Earlier this week, we talked about the difference between African and Asian Elephants. For this week’s EleFACT Friday, we’re going to dive into one of the major physical differences between the two species: the ears.
The ears of an African elephant are significantly larger than those of an Asian elephant. On an adult African elephant, each ear can measure about six feet (1.8m) from top to bottom and about five feet (1.5m) across. A single ear may weigh as much as one hundred pounds!
The physical difference in the size of the ears between African and Asian elephants is largely based on their geographic range. The bigger ears of the African elephant help to lower their body temperature by dissipating heat, which is necessary in their natural, hotter climate. In videos that we share, you often see the elephants flapping their ears to help cool off. Not only do the ears act as a built-in fan, moving air over the rest of their body, the flapping action also cools the blood as it circulates through the veins in the ears. The blood continues to cool and re-circulate throughout the body, decreasing the overall core temperature of the elephant.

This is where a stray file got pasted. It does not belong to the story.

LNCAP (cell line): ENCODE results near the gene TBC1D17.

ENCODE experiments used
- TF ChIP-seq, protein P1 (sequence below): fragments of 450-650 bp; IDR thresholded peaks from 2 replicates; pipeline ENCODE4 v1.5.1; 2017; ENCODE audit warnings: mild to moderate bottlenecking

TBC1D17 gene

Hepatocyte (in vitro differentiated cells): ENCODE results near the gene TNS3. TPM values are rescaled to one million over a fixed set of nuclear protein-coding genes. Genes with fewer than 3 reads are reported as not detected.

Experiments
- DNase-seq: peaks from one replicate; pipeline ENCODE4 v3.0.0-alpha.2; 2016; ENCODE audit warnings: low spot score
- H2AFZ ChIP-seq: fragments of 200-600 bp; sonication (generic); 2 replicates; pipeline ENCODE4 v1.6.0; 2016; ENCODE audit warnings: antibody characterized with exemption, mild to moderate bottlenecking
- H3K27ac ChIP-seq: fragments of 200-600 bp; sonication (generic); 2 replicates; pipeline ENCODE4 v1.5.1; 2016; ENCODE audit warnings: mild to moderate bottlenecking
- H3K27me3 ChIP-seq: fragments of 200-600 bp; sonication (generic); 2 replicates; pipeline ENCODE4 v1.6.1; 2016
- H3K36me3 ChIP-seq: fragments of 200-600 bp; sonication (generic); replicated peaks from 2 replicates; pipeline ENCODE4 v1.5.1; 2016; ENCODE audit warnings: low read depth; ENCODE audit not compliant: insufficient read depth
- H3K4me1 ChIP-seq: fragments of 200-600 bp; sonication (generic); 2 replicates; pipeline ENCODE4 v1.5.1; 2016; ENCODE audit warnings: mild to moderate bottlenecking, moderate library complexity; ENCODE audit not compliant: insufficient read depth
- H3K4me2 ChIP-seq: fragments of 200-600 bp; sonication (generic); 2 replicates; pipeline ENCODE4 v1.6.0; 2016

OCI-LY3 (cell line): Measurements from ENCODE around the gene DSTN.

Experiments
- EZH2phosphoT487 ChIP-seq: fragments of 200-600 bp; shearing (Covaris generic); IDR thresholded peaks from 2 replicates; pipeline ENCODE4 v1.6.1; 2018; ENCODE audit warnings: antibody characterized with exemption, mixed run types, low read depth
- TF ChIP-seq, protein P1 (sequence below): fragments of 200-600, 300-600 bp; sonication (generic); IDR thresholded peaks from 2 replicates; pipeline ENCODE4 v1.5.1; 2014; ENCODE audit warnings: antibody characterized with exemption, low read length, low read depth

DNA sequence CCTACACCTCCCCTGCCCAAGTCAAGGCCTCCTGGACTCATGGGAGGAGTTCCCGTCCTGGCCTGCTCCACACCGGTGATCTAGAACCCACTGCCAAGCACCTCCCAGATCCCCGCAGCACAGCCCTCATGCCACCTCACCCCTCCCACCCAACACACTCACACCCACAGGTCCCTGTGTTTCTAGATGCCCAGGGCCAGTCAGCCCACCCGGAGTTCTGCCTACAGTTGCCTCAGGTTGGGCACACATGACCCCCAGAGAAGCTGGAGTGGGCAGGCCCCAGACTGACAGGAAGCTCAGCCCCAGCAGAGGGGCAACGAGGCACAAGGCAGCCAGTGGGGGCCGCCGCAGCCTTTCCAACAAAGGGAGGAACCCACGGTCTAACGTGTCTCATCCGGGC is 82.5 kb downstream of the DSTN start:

The ears also act as a visual sign toward threats or predators. Should an African elephant feel angry or threatened, it may respond by spreading its ears wide and facing whatever it may perceive as an aggressor. The 10-foot ear span, tacked on to an elephant’s wide body, makes an already imposing animal look even bigger than it may usually appear.